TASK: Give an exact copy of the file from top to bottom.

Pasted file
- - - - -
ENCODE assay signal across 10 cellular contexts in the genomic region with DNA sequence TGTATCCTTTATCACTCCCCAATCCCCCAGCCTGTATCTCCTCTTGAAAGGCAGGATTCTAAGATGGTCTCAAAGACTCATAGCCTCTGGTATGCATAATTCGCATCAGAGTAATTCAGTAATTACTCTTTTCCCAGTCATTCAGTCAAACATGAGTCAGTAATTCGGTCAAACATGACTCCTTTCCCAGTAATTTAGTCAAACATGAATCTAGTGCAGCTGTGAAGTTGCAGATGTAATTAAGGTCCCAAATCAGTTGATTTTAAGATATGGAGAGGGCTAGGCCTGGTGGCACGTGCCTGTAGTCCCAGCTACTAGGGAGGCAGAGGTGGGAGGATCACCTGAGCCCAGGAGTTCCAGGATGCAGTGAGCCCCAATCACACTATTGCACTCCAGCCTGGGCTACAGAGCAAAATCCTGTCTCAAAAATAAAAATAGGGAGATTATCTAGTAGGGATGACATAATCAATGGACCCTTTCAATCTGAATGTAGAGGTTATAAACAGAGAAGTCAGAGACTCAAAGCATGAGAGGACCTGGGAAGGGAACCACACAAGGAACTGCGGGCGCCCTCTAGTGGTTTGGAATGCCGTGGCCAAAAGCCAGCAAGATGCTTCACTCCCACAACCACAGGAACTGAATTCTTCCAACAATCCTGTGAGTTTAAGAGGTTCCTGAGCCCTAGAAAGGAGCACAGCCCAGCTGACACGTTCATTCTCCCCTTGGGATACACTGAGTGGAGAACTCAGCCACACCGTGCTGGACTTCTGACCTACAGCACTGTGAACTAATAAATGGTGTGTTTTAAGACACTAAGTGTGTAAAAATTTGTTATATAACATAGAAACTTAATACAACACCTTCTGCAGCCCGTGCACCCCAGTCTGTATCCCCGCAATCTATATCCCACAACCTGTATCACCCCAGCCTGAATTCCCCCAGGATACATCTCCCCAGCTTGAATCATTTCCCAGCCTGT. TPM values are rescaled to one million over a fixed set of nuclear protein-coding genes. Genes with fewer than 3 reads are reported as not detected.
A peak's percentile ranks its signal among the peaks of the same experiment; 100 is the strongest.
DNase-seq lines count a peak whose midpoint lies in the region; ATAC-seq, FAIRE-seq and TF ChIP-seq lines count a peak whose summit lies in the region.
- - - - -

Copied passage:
ENCODE assay signal across 10 cellular contexts in the genomic region with DNA sequence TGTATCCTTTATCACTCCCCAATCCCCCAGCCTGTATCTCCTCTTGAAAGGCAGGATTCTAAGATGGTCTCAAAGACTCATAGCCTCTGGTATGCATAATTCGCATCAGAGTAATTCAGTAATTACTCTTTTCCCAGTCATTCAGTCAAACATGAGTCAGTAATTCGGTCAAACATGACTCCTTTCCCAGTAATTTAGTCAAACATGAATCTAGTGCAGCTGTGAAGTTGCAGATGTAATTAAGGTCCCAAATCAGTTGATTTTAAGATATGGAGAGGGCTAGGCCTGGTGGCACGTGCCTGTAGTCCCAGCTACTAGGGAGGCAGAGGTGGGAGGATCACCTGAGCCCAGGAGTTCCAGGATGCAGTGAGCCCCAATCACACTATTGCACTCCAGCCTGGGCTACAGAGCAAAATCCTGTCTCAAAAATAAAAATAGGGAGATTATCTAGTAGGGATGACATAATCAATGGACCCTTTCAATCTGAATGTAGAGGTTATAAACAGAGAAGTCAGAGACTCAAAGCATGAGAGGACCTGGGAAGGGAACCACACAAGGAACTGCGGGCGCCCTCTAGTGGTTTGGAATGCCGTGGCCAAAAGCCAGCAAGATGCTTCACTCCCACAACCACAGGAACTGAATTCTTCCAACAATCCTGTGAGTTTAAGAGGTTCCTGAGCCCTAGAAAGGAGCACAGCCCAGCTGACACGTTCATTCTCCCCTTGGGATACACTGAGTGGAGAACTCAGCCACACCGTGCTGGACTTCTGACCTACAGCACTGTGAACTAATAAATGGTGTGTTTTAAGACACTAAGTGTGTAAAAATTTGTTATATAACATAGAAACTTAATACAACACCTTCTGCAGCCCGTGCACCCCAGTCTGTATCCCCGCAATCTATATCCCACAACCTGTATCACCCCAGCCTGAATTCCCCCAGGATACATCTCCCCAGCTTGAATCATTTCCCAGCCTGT. TPM values are rescaled to one million over a fixed set of nuclear protein-coding genes. Genes with fewer than 3 reads are reported as not detected.
A peak's percentile ranks its signal among the peaks of the same experiment; 100 is the strongest.
DNase-seq lines count a peak whose midpoint lies in the region; ATAC-seq, FAIRE-seq and TF ChIP-seq lines count a peak whose summit lies in the region.